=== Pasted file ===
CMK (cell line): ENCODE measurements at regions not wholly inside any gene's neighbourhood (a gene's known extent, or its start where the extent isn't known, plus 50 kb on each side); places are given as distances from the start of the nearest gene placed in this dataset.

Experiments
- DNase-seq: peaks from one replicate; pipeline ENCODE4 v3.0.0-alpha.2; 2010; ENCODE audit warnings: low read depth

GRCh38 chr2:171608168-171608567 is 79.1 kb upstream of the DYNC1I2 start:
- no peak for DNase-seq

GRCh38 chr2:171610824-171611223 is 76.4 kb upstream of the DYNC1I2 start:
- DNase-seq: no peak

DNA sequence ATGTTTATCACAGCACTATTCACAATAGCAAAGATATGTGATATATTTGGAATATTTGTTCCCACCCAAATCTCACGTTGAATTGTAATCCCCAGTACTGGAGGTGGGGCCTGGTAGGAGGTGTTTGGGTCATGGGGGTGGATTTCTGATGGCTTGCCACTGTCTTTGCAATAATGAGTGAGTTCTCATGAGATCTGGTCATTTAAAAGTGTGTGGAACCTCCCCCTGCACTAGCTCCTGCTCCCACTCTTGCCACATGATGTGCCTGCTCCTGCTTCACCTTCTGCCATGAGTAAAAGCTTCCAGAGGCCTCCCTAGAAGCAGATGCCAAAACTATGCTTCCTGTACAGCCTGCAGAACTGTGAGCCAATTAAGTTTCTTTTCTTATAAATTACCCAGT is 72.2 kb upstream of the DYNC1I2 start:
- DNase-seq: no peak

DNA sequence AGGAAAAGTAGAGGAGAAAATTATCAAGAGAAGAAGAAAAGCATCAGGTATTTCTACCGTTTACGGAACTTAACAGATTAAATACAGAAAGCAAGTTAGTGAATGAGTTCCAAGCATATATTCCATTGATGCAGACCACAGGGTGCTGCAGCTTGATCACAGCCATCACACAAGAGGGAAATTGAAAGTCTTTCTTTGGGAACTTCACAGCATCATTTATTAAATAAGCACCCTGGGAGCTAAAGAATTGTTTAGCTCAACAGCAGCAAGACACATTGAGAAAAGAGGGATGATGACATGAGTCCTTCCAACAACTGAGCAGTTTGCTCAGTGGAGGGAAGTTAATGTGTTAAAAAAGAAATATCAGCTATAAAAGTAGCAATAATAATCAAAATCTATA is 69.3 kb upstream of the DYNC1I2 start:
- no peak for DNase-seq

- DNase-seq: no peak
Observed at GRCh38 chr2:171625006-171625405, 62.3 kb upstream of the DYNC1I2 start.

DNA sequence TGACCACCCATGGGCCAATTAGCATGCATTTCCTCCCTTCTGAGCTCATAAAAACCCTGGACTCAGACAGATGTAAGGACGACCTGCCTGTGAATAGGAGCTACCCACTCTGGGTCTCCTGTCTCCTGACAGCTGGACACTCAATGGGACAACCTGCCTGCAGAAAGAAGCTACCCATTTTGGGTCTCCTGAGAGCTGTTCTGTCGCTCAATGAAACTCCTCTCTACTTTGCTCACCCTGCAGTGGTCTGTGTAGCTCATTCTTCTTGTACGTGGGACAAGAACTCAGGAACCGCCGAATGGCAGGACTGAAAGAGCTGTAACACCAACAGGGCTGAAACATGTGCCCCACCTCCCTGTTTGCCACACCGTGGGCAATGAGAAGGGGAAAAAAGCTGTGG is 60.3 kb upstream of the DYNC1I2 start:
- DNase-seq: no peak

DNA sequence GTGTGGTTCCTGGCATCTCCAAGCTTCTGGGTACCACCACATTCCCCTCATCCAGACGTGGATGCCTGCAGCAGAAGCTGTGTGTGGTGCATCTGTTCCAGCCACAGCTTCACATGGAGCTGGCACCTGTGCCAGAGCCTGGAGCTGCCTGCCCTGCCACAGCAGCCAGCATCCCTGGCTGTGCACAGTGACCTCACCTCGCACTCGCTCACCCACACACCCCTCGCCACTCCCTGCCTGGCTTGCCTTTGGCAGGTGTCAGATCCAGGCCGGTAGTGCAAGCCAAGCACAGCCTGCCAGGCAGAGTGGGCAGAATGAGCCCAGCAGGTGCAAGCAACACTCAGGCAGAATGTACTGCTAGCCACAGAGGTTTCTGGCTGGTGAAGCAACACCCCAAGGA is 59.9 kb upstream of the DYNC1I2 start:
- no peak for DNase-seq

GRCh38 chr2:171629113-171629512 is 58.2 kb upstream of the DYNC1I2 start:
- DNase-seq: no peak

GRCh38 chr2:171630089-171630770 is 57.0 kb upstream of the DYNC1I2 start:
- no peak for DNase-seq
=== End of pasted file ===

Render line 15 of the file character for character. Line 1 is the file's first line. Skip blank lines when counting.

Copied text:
- DNase-seq: no peak